Yang Bax IX: The 8 Model Works (2.5/5) -- I do not know much about the Chinese propaganda films made during the 1970's (for several years around that time, these operas and the cinematic versions were the only thing allowed to play in China!), but "Yang Bax Xi: The 8 Model Works" focuses on the Yang Bax Xi opera today as the film follows several people -- mainly many youthful dancing groups -- and gives us a look back to the cultural change of communist China before things changed tune a few decades ago. The problem with this movie, despite its great subject, is that the film is plodding and slow, and did not hold much interest despite its thesis (kind of like the film "Scaredsacred" which is playing in Vancouver right now). While some of the street dance sequences and the old film footage are fun to watch, the slow interviews and performance footage later in the film (one of which is oh-so boringly shot entirely from a backstage angle) sadly take away from the overall idea.

A small blip of the films included on my "Must See" list include Lars Von Trier's "Manderlay," his sequel to his much discussed "Dogville" from 2003; North Country, Niki Caro's much-anticipated followup to "Whale Rider"; a remastered print of Otto Preminger's "Bonjour Triesette" (which is also being screened with a documentary on the evolution of the famous Cinemascope process); the Quebec smash "C.R.A.Z.Y." which has just been submitted as Canada's official film for Best Foreign Film consideration; Seijun Suzuki's Princess Raccoon which has "awesome" and "beautiful" written all over it, and Aubrey Nealon's "A Simple Curve" which opens up the Canadian Images section of the festival. Along with the Canadian Images programming, all of the films are featured in the well-categorized Special Presentations, Cinema of our Time, Non-Fiction Features and the Dragons and Tigers series, so there is always something to look for.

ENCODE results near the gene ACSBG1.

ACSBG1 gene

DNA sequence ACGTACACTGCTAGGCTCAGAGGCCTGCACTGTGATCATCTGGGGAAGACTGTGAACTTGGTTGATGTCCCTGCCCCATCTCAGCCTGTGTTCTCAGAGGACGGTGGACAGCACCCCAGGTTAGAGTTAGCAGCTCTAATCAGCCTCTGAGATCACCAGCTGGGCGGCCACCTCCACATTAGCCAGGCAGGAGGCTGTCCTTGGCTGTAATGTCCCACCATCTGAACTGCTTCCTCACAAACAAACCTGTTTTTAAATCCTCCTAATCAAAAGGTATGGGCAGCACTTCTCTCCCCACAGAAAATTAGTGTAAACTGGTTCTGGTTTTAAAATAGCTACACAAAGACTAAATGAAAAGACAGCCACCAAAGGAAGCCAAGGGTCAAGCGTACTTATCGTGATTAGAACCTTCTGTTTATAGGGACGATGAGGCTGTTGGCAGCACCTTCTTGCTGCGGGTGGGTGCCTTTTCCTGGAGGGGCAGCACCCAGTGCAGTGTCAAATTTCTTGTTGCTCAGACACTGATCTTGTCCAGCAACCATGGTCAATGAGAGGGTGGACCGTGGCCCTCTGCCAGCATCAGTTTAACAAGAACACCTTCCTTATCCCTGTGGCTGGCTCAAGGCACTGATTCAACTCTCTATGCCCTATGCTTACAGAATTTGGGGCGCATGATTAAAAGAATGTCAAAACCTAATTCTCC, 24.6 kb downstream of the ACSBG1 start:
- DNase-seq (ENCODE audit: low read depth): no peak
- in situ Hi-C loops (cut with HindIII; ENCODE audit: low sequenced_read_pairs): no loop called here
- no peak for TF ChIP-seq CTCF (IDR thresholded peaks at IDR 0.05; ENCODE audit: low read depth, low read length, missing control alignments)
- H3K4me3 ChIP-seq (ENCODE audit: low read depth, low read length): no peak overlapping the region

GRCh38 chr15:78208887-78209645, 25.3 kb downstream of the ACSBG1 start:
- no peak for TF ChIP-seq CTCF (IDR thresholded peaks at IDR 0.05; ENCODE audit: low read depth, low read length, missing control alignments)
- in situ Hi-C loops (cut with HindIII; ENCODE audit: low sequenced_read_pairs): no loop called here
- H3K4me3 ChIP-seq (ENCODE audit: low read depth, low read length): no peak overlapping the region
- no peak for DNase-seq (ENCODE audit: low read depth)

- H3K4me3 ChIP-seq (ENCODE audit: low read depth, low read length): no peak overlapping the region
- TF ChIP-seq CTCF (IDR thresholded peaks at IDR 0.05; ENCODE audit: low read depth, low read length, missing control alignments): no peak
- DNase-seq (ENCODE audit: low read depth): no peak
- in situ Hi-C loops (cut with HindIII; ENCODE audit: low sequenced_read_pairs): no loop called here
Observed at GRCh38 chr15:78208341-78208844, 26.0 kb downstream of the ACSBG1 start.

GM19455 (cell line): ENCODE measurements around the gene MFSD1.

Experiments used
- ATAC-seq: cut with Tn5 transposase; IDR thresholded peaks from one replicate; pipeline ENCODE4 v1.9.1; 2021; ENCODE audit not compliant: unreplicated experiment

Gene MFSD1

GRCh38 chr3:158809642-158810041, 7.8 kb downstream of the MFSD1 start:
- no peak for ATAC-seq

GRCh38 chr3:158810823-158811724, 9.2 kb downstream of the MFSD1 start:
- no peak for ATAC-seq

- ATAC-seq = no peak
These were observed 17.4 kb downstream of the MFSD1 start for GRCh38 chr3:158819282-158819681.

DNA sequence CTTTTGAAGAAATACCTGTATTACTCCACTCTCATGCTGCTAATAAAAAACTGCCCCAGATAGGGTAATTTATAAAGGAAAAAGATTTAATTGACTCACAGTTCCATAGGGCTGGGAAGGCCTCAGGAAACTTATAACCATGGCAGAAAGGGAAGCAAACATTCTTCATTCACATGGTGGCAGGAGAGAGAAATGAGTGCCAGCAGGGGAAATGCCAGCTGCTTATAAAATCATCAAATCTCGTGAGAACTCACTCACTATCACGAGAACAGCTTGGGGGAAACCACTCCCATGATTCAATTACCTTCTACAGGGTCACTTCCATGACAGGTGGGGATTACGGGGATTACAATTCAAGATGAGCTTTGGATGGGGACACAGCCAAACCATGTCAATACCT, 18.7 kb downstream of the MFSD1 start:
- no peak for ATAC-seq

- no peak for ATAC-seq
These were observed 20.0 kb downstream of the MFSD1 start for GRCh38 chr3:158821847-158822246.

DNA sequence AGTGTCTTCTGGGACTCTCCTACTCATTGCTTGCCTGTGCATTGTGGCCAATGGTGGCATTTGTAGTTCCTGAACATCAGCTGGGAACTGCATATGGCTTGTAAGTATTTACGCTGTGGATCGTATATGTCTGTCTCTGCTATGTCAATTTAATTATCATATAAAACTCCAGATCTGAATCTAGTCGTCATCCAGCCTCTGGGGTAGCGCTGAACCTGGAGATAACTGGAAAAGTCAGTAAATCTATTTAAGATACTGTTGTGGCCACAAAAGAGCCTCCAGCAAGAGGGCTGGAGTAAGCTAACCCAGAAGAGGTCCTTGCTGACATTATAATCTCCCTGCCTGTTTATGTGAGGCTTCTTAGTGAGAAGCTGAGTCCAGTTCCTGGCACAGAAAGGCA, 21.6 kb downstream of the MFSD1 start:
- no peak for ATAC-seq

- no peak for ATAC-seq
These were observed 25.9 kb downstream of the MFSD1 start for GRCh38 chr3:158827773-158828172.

(And believe me when I say this: I have over 75 films planned to see during the Vancouver IFF, so believe me when I say that previous blip is a small one!)

If you are planning a serious trip to the VIFF, take my word and purchase one of the several passes up for offer; I recommend the Full Series discount pass for $300 which gets you into everything, except the galas, and is a great deal if you are seeing a few movies a day. Otherwise, tickets will cost you $9.50 in the evenings and $7.50 for matinees, which runs about the same as some of the downtown cinemas in Vancouver, but I can guarantee you that you'll be getting some better film for your buck.

This is the third year that has made visit to the Vancouver Film Festival and has been known as one of the best audience festivals in the world that really brings people with common interests together. One of the not-much discussed aspects of film festival-going is meeting similar, like-minded people (who also can disagree a lot) who do not have a problem seeing 3 to 5 movies a day (or in my case, sometimes even 6!). No matter your age or cultural background, there is always somebody interesting to meet that likes what you do. Add to that, the VIFF takes care of their patrons handsomely, offering screening times that begin as early as 10am and go all the way until 10pm, with something starting almost every hour, if not every half hour.

I hope to see many festivalgoers in line and will continue my coverage with some interviews as well. You know where to find me, and if you do, please feel free to say hi! Bring on the festival!

For more information on the festival including tickets, synopses of films and other information, point your browser to Watch soon for more coverage pieces and interviews. You can also check out Jason's festival blog at Email Jason at

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originally posted: 09/29/05 10:44:10
last updated: 10/21/05 01:46:48